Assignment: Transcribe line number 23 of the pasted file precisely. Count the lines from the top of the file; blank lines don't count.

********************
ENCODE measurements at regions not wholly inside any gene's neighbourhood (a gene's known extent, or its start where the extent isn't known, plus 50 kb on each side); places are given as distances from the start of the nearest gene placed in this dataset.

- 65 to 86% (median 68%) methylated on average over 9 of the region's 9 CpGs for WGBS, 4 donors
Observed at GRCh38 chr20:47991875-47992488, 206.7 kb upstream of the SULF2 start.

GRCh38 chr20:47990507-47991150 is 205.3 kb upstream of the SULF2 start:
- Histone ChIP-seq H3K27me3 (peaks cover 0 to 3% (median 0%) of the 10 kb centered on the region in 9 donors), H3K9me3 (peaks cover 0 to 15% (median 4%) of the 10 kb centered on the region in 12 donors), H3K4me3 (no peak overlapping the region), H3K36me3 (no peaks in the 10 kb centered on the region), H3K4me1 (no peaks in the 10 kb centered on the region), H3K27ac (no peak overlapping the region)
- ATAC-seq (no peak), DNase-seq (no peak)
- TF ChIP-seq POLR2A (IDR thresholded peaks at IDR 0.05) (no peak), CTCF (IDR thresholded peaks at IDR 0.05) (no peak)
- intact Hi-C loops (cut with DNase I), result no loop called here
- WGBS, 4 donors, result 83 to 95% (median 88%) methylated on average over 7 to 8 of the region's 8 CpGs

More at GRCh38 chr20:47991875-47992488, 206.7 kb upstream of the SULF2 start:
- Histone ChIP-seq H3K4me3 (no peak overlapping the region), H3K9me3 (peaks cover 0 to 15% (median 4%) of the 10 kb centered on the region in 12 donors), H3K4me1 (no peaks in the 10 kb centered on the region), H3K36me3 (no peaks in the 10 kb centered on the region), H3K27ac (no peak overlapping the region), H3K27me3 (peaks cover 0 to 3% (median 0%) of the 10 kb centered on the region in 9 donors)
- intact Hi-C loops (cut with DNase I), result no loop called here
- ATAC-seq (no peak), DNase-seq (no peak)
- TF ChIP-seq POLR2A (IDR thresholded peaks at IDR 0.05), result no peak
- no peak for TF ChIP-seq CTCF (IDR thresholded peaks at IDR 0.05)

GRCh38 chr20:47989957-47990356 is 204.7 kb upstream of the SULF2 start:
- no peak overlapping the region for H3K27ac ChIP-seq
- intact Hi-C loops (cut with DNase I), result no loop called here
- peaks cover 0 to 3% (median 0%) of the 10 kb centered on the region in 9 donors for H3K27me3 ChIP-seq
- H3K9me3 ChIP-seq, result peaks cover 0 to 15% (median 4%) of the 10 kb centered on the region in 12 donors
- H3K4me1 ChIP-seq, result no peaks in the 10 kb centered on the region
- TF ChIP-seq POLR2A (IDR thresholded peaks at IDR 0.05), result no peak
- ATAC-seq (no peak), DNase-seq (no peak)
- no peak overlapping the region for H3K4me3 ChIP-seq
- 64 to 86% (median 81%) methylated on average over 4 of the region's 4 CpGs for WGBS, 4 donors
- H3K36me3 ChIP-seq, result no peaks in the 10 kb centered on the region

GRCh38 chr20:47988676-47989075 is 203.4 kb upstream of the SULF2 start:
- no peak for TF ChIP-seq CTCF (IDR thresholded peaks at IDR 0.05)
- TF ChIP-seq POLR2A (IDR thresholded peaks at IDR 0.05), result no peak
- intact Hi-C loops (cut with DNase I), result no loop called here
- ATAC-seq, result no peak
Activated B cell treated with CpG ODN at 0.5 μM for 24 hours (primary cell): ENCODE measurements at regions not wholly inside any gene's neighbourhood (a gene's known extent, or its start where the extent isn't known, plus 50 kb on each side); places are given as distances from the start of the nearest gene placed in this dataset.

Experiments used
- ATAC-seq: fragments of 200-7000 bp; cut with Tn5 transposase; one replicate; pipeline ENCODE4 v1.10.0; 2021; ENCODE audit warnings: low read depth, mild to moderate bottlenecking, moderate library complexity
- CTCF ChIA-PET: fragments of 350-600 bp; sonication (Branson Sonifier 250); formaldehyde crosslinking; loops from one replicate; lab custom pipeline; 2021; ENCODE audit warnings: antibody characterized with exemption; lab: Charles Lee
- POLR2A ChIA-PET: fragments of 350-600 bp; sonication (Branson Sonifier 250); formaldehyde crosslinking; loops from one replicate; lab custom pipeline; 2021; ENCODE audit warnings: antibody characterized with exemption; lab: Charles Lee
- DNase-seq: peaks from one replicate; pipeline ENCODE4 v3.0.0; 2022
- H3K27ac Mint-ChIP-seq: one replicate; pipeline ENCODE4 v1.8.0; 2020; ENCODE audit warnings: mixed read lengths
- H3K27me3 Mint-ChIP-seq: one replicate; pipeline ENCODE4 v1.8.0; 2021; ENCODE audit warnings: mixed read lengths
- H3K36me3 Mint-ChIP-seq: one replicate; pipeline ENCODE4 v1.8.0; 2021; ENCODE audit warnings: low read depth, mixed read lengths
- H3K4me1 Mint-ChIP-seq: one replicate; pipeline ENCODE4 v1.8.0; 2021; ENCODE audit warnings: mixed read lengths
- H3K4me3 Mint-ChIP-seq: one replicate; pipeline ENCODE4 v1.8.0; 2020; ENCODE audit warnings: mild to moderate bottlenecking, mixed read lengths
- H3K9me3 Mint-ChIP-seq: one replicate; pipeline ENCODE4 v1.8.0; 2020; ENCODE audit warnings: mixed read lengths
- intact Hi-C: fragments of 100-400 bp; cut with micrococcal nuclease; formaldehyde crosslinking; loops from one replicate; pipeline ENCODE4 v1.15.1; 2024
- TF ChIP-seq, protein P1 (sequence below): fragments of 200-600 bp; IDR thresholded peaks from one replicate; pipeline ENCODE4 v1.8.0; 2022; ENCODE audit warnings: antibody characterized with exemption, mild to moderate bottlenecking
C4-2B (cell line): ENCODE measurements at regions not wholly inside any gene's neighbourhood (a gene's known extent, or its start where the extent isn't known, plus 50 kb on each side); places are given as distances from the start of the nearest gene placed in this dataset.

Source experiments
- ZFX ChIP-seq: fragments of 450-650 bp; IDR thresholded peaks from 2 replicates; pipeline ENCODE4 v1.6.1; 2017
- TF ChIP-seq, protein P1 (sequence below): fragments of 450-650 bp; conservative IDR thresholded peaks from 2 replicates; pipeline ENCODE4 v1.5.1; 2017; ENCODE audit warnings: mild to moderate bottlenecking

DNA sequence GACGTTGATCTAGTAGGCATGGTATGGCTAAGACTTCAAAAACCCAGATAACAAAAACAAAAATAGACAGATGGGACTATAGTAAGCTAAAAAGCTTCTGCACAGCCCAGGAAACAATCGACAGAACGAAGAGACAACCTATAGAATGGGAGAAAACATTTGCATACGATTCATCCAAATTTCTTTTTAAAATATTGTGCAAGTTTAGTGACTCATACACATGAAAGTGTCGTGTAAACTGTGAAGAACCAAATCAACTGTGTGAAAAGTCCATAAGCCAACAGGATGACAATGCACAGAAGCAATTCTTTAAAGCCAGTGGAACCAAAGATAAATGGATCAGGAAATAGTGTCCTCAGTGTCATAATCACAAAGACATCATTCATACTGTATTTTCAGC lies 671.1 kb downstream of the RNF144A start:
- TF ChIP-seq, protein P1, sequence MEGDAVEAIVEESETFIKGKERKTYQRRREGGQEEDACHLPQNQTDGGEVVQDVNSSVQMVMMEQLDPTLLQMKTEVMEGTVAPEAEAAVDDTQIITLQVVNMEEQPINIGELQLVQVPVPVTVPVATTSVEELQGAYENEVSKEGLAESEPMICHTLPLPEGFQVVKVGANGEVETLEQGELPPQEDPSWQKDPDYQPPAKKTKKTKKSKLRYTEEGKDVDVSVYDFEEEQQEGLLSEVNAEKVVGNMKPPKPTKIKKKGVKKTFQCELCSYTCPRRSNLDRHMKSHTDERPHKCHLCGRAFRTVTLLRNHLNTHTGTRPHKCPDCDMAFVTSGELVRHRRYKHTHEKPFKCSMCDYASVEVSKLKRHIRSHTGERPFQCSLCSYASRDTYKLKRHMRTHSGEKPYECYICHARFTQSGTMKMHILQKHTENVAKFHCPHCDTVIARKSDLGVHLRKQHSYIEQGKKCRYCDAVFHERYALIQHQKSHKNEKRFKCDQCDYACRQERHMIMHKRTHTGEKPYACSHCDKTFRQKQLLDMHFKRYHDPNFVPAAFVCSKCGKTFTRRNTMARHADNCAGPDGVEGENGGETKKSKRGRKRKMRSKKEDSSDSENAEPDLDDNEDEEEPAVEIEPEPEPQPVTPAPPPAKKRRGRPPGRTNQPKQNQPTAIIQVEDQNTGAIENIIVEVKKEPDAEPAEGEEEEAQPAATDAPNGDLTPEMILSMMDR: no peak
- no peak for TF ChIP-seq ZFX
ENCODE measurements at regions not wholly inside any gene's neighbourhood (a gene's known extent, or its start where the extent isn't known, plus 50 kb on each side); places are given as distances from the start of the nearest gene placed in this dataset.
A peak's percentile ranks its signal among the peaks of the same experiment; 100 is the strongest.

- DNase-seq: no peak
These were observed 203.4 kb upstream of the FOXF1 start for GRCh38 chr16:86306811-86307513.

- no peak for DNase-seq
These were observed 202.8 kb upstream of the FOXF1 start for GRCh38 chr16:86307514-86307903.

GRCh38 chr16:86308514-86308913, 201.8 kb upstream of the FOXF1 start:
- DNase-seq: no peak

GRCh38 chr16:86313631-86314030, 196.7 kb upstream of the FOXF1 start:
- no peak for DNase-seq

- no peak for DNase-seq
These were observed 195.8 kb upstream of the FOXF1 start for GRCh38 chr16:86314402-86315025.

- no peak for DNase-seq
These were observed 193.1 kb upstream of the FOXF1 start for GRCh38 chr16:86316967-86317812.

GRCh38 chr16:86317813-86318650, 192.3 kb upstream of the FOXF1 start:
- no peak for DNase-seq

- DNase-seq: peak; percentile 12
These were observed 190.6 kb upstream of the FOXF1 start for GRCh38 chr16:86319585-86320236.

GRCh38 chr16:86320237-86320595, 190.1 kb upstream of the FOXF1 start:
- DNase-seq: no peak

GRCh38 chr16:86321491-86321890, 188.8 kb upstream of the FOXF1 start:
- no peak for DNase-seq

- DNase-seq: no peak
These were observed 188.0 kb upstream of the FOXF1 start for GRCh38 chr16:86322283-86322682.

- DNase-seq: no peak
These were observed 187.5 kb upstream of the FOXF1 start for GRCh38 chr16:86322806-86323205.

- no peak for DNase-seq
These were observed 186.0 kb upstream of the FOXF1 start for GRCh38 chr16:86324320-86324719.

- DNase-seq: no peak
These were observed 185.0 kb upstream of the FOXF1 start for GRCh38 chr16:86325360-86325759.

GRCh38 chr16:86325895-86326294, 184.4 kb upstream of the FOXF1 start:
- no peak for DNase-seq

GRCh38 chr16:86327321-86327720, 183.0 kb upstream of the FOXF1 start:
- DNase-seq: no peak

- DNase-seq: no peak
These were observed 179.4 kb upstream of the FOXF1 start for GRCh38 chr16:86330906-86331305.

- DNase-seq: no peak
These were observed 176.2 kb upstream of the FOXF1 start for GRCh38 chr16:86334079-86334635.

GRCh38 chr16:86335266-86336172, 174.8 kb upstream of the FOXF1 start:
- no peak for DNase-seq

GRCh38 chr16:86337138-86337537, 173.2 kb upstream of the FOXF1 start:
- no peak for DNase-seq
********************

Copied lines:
- ATAC-seq (no peak), DNase-seq (no peak)